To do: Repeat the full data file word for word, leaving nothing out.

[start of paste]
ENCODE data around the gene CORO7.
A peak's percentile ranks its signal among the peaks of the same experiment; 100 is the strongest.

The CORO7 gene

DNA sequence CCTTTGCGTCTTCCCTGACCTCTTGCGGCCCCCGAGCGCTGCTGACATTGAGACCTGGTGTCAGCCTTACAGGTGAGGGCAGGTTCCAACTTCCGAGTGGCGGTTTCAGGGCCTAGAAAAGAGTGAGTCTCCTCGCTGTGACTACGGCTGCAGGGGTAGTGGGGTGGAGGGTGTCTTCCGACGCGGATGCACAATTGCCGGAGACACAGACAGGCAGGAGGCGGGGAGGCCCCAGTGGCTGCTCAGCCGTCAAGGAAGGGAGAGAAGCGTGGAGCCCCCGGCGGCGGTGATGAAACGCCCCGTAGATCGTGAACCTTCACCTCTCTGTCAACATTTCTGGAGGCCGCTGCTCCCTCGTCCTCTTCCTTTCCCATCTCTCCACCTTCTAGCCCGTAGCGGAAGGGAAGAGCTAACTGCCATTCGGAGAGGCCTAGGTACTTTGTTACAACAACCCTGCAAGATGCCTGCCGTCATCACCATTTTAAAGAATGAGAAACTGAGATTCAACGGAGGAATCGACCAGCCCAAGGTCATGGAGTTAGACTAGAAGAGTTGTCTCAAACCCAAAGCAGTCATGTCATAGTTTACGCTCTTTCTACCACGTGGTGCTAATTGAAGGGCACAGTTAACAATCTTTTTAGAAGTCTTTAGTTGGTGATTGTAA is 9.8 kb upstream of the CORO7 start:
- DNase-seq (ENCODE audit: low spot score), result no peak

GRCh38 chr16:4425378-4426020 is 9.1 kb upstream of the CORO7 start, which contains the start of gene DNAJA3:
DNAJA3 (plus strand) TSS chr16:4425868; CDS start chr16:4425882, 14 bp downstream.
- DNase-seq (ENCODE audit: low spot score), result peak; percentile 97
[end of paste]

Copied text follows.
ENCODE data around the gene CORO7.
A peak's percentile ranks its signal among the peaks of the same experiment; 100 is the strongest.

The CORO7 gene

DNA sequence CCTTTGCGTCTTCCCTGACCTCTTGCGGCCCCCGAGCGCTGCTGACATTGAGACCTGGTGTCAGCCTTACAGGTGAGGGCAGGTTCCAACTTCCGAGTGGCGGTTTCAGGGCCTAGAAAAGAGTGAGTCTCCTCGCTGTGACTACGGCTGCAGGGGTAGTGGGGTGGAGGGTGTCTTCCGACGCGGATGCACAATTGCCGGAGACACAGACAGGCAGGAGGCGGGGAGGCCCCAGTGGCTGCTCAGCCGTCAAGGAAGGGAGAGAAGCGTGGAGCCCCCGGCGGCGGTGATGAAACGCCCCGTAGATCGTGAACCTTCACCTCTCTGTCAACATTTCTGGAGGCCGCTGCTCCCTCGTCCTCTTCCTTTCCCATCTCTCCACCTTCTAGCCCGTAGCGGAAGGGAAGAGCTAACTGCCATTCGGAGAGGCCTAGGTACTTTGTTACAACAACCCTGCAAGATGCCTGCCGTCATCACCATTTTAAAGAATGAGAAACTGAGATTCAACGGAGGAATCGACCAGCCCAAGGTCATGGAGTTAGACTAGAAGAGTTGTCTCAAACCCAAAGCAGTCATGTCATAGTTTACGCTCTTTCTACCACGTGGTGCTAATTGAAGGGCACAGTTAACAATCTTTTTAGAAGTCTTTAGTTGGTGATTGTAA is 9.8 kb upstream of the CORO7 start:
- DNase-seq (ENCODE audit: low spot score), result no peak

GRCh38 chr16:4425378-4426020 is 9.1 kb upstream of the CORO7 start, which contains the start of gene DNAJA3:
DNAJA3 (plus strand) TSS chr16:4425868; CDS start chr16:4425882, 14 bp downstream.
- DNase-seq (ENCODE audit: low spot score), result peak; percentile 97